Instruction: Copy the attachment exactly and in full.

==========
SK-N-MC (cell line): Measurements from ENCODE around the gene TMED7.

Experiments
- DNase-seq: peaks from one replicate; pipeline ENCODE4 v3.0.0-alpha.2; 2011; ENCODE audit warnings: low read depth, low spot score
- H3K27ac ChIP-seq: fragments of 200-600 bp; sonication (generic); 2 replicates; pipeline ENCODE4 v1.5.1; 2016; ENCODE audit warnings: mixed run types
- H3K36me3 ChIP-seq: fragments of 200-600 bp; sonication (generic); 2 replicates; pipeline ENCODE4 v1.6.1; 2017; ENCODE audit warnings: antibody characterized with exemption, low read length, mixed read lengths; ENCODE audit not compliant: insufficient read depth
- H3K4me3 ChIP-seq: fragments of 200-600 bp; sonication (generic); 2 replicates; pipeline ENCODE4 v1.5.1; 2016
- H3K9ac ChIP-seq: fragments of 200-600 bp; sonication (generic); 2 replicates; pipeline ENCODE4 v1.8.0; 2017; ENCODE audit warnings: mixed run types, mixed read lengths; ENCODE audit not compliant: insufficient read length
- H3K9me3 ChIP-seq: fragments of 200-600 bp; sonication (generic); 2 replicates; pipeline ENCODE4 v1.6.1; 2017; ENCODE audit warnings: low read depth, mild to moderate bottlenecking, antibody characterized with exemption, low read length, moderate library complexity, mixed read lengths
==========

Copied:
SK-N-MC (cell line): Measurements from ENCODE around the gene TMED7.

Experiments
- DNase-seq: peaks from one replicate; pipeline ENCODE4 v3.0.0-alpha.2; 2011; ENCODE audit warnings: low read depth, low spot score
- H3K27ac ChIP-seq: fragments of 200-600 bp; sonication (generic); 2 replicates; pipeline ENCODE4 v1.5.1; 2016; ENCODE audit warnings: mixed run types
- H3K36me3 ChIP-seq: fragments of 200-600 bp; sonication (generic); 2 replicates; pipeline ENCODE4 v1.6.1; 2017; ENCODE audit warnings: antibody characterized with exemption, low read length, mixed read lengths; ENCODE audit not compliant: insufficient read depth
- H3K4me3 ChIP-seq: fragments of 200-600 bp; sonication (generic); 2 replicates; pipeline ENCODE4 v1.5.1; 2016
- H3K9ac ChIP-seq: fragments of 200-600 bp; sonication (generic); 2 replicates; pipeline ENCODE4 v1.8.0; 2017; ENCODE audit warnings: mixed run types, mixed read lengths; ENCODE audit not compliant: insufficient read length
- H3K9me3 ChIP-seq: fragments of 200-600 bp; sonication (generic); 2 replicates; pipeline ENCODE4 v1.6.1; 2017; ENCODE audit warnings: low read depth, mild to moderate bottlenecking, antibody characterized with exemption, low read length, moderate library complexity, mixed read lengths